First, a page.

Emergency Contraception on the Drug Store Shelves?Will it Happen? And What Would It Mean for “The Pill”?
The debate over whether women should be able to get “the pill” without a prescription has been going on quietly for years. Now, some women’s health advocates are asking if emergency contraception, birth control that can be used to prevent pregnancy after sex, should be available over-the-counter. The reason? While new emergency contraceptive products are now on the market, many U.S. women still don’t know about them. And, even if they do, they might not be able to get emergency contraception from their doctors – in time for it to make a difference.
A panel of experts, including Carolyn Westhoff, MD, Professor of Obstetrics, Gynecology, and Public Health, Columbia Presbyterian Medical Center; James Trussell, PhD, Professor of Economics and Public Affairs, Faculty Associate, Office of Population Research, Princeton University; Rod MacKenzie, Chariman of the Board, Gynetics; and Julia Scott, RN, President & CEO, National Black Women’s Health Project discussed at an Emerging Issues in Reproductive Health Briefing the over-the-counter debate, what’s happening in doctor’s offices, and what could tomorrow bring for emergency contraception and the pill.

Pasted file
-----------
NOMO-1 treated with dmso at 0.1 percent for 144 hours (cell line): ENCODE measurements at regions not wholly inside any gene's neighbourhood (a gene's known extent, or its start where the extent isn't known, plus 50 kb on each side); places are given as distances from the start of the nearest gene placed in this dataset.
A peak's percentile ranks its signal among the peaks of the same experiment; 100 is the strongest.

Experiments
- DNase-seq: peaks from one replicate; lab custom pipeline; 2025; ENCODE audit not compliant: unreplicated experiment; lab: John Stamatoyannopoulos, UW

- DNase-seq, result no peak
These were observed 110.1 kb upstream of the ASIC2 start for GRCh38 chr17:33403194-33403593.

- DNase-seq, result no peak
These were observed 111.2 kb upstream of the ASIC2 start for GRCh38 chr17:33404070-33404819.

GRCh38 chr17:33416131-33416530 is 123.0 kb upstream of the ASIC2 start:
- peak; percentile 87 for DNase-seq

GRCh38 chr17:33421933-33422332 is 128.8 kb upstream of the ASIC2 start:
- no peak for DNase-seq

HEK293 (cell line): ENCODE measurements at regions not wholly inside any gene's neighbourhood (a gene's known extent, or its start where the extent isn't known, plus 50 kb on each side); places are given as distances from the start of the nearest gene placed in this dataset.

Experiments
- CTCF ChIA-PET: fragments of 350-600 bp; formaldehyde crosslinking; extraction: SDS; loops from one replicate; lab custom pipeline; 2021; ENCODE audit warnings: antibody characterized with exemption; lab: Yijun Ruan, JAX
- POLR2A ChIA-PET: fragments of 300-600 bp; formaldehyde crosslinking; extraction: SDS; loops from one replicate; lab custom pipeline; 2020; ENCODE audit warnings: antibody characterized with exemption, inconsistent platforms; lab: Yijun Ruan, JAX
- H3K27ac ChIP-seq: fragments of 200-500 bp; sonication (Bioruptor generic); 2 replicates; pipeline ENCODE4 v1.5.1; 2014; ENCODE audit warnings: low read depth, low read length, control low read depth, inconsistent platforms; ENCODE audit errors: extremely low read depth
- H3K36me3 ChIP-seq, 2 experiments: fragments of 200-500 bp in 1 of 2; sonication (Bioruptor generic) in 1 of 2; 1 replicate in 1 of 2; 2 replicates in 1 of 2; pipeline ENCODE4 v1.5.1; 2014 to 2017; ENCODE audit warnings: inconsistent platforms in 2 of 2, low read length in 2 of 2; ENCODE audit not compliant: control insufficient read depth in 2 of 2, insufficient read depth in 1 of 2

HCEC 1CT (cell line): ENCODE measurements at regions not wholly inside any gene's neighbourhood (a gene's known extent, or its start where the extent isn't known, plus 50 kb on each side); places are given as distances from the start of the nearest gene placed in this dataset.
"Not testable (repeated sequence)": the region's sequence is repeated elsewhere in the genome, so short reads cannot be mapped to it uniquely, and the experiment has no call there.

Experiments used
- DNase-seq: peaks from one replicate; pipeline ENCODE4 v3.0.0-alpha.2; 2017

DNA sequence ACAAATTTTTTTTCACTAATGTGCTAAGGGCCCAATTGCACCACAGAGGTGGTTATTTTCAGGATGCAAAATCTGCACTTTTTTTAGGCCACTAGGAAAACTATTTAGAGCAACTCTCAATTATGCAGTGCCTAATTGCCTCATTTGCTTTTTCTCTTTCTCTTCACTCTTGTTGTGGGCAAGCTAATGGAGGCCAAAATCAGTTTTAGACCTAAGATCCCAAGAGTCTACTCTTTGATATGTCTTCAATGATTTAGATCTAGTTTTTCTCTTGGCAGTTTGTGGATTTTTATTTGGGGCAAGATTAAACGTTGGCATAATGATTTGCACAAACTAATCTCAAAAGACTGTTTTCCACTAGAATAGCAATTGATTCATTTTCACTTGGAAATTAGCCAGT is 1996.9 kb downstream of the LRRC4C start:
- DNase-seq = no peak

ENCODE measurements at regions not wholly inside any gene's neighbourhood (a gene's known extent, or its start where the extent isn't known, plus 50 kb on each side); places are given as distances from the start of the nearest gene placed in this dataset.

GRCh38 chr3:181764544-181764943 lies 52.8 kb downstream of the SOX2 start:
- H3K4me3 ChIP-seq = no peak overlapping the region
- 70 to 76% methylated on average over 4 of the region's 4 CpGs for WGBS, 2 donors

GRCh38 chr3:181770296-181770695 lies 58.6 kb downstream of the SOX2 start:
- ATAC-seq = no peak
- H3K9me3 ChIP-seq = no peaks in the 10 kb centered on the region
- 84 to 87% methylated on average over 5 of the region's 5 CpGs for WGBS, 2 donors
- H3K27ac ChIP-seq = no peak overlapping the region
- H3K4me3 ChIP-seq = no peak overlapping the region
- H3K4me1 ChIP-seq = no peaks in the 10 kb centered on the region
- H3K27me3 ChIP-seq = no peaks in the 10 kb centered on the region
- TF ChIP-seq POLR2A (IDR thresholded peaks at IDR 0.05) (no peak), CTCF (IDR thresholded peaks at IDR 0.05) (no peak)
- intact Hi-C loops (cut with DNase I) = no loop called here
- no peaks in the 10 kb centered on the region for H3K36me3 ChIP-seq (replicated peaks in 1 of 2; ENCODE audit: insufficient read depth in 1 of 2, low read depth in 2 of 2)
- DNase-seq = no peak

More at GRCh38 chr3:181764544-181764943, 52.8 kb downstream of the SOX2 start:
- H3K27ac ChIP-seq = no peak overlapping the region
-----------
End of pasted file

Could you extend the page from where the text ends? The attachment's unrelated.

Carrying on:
New survey findings about how frequently doctors are counseling women about emergency contraception and prescribing this method was released.
- Survey Snapshot
- Fact Sheet
- Issue Brief
- Vital Signs Survey: Public on Emergency Contraception
also of interest
- The HPV Vaccine: Access and Use in the U.S.
- Sexual Health of Adolescents and Young Adults in the United States
- Medicaid's Role for Women Across the Lifespan: Current Issues and the Impact of the Affordable Care Act
- Statutory Requirements & Policies Governing U.S. Global Family Planning and Reproductive Health Efforts